In Iraq, a series of explosions and suicide bombings in Baghdad and Karbala turned
one of the holiest days in Shiite Islam into a day of bloodshed. The Iraqi Governing
Council declared three days of national mourning and postponed the signing of
an interim constitution for the transition to general elections. Shi'ite and
Sunni leaders together condemned the attacks they say were aimed at stirring
Iraq's top Shi'ite cleric Ayatollah Ali Sistani complains that U.S. coalition
forces have not secured Iraq's borders well enough to stop the infiltration
of extremists. But he appeals for calm and unity in the aftermath of the bloodshed.
The top U.S. administrator in Iraq, Paul Bremer, has issued a statement condemning
the attacks on Tuesday. And he warns that extremists will not succeed in stopping
what he describes as Iraq's march toward democracy.
Shi'ite Governing Council member Abdul Aziz Hakim, who leads the Supreme
Council for Islamic Revolution in Iraq, also has condemned the attacks.
He blames al-Qaida terrorists and Saddam Hussein loyalists for the bombings
and other recent attacks he says are trying to provoke civil war in Iraq. He
urged calm and patience.
"We demanded and demand the Iraqi people to tolerate and to be patient and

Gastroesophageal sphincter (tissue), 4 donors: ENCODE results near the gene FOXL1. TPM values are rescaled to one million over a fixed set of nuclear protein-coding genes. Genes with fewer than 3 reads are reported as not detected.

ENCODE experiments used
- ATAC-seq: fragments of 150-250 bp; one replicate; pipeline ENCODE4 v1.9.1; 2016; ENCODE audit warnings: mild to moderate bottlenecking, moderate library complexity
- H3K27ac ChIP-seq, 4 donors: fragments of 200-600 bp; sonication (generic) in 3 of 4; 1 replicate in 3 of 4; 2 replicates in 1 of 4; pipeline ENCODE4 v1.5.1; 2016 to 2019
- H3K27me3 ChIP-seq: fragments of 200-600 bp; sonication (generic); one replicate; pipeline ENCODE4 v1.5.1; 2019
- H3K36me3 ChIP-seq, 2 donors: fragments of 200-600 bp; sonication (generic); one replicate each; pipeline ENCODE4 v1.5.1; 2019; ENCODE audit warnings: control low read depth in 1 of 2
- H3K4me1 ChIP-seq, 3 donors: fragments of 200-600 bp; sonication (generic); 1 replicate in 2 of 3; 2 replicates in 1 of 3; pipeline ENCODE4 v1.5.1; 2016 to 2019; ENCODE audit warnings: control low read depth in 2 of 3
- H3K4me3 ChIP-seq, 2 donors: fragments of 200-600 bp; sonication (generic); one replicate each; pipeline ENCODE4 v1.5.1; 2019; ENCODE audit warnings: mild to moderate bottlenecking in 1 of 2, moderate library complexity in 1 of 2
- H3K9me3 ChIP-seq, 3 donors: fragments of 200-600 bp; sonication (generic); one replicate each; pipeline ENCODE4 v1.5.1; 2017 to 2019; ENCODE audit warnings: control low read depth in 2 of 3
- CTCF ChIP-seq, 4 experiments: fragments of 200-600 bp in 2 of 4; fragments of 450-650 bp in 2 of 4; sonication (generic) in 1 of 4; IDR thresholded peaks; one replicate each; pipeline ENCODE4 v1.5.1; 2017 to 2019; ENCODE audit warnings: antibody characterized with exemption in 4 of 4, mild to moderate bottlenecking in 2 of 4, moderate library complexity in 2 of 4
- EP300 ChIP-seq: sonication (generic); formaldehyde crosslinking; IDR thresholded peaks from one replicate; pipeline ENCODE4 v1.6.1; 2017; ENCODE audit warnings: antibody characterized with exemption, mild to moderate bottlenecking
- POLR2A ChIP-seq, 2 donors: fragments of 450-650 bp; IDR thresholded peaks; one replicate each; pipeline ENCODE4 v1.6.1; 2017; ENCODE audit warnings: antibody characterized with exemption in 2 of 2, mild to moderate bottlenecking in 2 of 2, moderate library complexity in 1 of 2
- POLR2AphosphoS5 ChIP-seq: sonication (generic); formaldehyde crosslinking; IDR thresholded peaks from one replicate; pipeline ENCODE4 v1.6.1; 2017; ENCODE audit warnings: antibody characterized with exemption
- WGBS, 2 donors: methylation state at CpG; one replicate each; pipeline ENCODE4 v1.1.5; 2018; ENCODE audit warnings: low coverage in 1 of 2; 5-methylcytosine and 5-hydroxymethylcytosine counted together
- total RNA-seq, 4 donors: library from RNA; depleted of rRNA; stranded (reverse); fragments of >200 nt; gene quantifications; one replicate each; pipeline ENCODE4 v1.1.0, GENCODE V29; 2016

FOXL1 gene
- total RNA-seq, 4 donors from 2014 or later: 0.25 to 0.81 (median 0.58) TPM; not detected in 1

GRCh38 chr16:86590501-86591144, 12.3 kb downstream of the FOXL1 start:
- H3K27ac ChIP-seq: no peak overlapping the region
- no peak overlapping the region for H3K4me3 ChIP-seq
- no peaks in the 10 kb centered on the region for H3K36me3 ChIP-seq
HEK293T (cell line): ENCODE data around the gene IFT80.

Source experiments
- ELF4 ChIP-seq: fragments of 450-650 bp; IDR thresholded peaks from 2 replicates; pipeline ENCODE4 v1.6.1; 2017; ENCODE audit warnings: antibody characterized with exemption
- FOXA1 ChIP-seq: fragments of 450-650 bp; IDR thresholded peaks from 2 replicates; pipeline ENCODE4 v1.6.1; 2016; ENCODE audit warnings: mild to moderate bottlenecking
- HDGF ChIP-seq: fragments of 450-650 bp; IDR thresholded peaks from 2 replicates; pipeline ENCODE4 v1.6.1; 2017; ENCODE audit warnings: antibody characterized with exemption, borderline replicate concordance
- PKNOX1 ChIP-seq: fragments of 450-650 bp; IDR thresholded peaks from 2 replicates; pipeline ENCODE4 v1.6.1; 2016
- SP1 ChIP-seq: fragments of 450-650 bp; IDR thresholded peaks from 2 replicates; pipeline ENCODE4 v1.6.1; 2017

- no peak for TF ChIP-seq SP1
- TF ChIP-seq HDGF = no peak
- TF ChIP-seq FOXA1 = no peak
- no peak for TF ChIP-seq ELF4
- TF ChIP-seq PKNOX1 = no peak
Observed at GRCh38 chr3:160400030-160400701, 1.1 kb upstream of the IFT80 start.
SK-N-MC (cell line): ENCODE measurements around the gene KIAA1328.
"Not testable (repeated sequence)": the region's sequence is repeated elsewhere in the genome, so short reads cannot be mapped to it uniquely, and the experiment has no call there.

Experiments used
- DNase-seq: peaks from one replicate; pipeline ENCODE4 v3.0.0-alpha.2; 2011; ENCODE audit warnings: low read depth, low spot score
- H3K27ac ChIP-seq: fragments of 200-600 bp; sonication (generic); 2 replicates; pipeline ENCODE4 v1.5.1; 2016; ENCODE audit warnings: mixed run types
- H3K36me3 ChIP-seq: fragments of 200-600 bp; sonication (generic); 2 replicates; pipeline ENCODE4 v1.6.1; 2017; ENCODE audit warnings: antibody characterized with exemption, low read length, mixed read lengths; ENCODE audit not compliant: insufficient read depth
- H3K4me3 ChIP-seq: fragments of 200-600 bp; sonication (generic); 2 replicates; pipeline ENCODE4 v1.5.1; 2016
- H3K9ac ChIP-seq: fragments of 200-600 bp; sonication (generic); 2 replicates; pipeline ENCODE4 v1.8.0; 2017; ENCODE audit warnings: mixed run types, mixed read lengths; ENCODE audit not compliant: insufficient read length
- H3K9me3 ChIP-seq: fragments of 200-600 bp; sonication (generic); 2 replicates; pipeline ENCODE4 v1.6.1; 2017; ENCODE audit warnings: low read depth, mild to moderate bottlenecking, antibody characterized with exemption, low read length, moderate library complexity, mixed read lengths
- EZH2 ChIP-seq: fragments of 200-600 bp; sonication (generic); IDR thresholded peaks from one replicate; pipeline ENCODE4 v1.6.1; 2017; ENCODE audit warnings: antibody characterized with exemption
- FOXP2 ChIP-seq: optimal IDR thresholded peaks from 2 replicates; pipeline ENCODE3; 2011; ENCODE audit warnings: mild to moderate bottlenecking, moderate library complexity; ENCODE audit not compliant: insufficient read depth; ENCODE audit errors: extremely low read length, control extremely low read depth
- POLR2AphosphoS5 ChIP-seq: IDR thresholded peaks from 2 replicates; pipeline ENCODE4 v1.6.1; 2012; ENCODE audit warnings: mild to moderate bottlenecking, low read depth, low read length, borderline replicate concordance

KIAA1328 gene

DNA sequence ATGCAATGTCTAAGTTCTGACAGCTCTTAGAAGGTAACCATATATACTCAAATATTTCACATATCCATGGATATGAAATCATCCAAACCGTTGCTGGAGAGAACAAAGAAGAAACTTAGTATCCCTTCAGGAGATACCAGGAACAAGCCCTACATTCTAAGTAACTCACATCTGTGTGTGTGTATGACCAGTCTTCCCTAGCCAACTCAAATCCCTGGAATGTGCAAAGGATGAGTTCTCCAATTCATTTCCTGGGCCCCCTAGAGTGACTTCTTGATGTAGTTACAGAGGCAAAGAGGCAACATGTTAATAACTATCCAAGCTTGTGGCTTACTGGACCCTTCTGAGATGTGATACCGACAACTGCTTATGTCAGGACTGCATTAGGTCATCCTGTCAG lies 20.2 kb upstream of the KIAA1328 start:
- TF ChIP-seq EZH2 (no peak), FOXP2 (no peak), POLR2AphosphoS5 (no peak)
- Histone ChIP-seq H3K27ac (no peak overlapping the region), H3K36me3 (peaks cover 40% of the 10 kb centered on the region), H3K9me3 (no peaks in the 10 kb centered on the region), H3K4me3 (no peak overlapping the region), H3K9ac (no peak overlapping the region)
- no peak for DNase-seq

try to restrain themselves in order not to allow the objective of these evils
to be achieved, these evils who are the enemies of the Iraqi people, in order
to avoid any sectarian problems," he said. "However, it is important to follow
these suspected people and to recognize them and take the right legal measures
No group has claimed responsibility for the attacks.
Iraqi politicians and U.S. officials are pointing to al-Qaida terrorists.
Last month, U.S. official say they intercepted a message from one operative
urging attacks to stir up civil war between Shi'ite and Sunni political forces.
Within hours of the attacks, council member Adnan Pachachi, a Sunni Muslim,
also called for unity.
"And, it is important that our Iraqi people should be calm, should be patient
and should continue their national unity and to make sure that the enemies
of Iraq will not have the opportunity to inflict harm on our people," he said.
A top U.S. military commander says Iraqi police have apprehended one suspect
in Baghdad and six others in Karbala.
U.S. Brigadier General Mark Kimmit says the explosions were caused by a combination
of suicide bombs, remote-controlled explosives and mortar fire. He says attacks
were well coordinated.
"This was not a pick up team, not an organization that just started," he
said. "It clearly shows signs of a well coordinated organization with some
level of sophistication."
The multiple explosions near Shi'ite shrines in Baghdad and Karbala, some
80 kilometers to the south, ripped through crowds of pilgrims from Iraq, Iran
and other countries as they gathered to observe Ashura, one of the most solemn
days of the Shi'ite Muslim year.
It was the first time the Shi'ite community was marking the holiday in public.
For the past three decades Saddam Hussein had banned any public displays of